3

If high-schoolers or other eligible individuals wish to amass community service hours by participating in Stack Exchange sites on a volunteer basis, is there/can we implement a mechanism by which those (approximate) hours can be verified?

Perhaps a semi-official "You've spent this much time here and answered X questions" certificate from the site? Or would by-site moderator verification requests be more appropriate? Also if anyone has any ideas on how to track time spent participating, that would be appreciated.

3
  • 2
    +1 That said, I'm not sure exactly how that would work. I, for example, when solving someone's issue on Ask Ubuntu, might try some things out on a local machine, write it out in my markdown editor of choice, and only then copy-paste it into Ask Ubuntu. So I'm not really sure how Stack Exchange would verify that type of off-site answer writing. Side note: would getting some amount of rep (say, IDK, 2k) be acceptable to your school? That may be easier, as SE can't practically verify troubleshooting or testing things in, say, a terminal, as those actions aren't within SE.
    – cocomac
    Apr 18 at 0:01
  • 1
    This is bad idea, way too easy to abuse. The official answer (by staff member) explain it well. Apr 18 at 6:27
  • What is the point?
    – philipxy
    Apr 18 at 11:55

3 Answers 3

37

No, for a variety of reasons:

  1. Providing such a certificate requires us to verify your identity in order to issue it. That requires more than just providing your full name. Without some way of proving you are who you say you are, most programs would not consider our certificate of any value and would reject it. We are not interested in doing such verification, and it exposes a bunch of personal information we do not want to have in the first place.

  2. We have no way to actually measure how much time you have personally spent doing anything on our site. Nor are we present to supervise the work you are doing. These programs require completing a certain number of hours, not a set amount of content.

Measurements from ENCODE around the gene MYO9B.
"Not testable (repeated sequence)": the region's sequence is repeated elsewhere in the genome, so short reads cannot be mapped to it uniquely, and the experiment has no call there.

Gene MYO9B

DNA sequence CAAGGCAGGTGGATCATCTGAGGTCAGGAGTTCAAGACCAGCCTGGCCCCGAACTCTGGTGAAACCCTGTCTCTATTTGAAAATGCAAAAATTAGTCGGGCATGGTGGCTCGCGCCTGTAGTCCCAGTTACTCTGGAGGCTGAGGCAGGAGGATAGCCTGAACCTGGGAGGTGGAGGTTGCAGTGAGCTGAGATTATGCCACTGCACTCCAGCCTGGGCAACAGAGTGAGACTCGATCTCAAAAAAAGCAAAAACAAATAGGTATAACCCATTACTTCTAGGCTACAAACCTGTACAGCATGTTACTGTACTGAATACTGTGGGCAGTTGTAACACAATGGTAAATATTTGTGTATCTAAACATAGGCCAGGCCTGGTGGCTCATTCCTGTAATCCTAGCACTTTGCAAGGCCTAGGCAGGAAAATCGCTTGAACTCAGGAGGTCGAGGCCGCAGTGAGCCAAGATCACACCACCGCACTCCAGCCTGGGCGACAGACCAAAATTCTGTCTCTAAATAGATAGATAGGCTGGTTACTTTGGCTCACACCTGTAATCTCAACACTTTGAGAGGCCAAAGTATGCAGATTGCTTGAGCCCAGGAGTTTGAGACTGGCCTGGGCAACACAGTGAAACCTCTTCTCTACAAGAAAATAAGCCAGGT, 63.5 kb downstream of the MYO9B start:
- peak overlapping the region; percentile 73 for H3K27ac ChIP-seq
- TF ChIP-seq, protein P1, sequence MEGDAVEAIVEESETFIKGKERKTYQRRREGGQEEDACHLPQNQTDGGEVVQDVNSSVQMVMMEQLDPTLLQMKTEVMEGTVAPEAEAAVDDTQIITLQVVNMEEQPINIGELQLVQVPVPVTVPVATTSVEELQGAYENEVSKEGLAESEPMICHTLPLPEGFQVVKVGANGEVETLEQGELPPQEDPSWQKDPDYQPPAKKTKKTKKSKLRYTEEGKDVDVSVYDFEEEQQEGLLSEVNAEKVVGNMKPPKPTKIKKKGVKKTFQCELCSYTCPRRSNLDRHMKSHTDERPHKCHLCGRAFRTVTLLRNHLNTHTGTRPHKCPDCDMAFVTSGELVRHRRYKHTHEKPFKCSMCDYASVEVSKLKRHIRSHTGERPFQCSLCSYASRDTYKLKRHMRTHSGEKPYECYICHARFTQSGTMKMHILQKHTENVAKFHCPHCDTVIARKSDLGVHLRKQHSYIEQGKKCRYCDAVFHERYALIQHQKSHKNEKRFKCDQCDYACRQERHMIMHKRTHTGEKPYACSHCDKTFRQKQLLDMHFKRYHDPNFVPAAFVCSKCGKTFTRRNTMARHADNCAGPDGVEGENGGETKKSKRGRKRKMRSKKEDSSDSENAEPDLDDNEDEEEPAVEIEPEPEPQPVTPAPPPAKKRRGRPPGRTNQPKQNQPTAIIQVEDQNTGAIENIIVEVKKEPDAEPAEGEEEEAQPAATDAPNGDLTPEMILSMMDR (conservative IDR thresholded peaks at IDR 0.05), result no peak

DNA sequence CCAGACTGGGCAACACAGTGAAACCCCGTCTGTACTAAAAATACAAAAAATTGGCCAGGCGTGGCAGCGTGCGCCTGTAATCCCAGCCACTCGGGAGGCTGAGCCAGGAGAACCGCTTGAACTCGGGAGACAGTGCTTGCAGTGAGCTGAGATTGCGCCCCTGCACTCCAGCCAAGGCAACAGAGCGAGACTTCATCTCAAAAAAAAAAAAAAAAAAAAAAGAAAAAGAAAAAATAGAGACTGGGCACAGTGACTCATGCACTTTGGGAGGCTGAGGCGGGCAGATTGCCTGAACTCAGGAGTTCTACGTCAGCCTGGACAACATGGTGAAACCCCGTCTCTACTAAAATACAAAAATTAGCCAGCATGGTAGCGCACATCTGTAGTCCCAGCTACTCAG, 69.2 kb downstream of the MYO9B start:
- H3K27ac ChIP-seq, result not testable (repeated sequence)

3. Most importantly, community service programs almost always require you to complete service with a non-profit organization, not just do work for free. We are not a non-profit and do not help students fulfill such requirements. Thus it is pointless for us to invest in such an endeavor in the first place.

7

You don't need a certificate. But you might be required to show proof of how much you've helped out on SE, for which these statistics might be useful (please see @animuson's caveat below):

enter image description here

enter image description here

Note that unless you've answered questions that were newly posted, the "people reached" statistic isn't really helpful (you can post answers to old questions and have the stat shoot up without actually having reached out to all those people).

You'll be helping the community in a way that they learn something from your answers provided they are of good quality. Answers which are helpful to the community will be upvoted.

You can also earn various badges on sites you've participated in. You currently have 8 badges on Meta SE.

Regarding,

"You've spent this much time here and answered X questions"

There's a calendar in your profile (that is only shown to you) which you can use to see how many days you've spent on each site.

enter image description here

You can answer a few questions every day. This would reflect on your profile page along with the specific date and time of answering:

enter image description here

The calendar can be used to verify whether you've answered any question(s) on a specific day (by cross-checking the dates in the Answers subtab) or if you've just simply visited the site.

At the end, you could share a few screenshots of items that are only visible to you (such as the calendar) and a link to your profile page with your facilitator.


If your school does require a certificate, then there's nothing that can be done from SE's side.

3
  • 4
    Important caveat to the impact summary is that it is only useful if you created a fresh account specifically for this activity, as any activity prior to the open timeframe does not count (you can't use prior service experience to instantly fulfill your requirements once the window opens).
    – animuson StaffMod
    Apr 18 at 5:08
  • 4
    Also important caveat for the impact: it's a useless statistic. You can post an answer to an old question and have the stat shoot up. You can also spend much time doing work without that having any reflection on impact. Editing, reviewing, participating on Meta, etc do not count at all towards the metric.
    – VLAZ
    Apr 18 at 5:40
  • 1
    You could include some of the participation badges, like Fanatic. Apr 18 at 9:05
4

I agree with animuson's answer. However, I'd like to suggest a proposal for more laid-back schools/programs (i.e., those doing CAS as a part of IB).

Just download all of your data and submit it to whoever is in charge of verifying your service hours. A certificate is unnecessary. You can't really track time spent, so make an estimate and roll with it.

1
  • 12
    Anyone doing this should check with their coordinator first before doing so, as the rules are school-specific. Don't put yourself in a position where it unexpectedly doesn't count. I know my CAS program coordinator would not have accepted SE participation to meet requirements (though I can confirm certificates were not necessary).
    – animuson StaffMod
    Apr 18 at 1:18

You must log in to answer this question.

Not the answer you're looking for? Browse other questions tagged .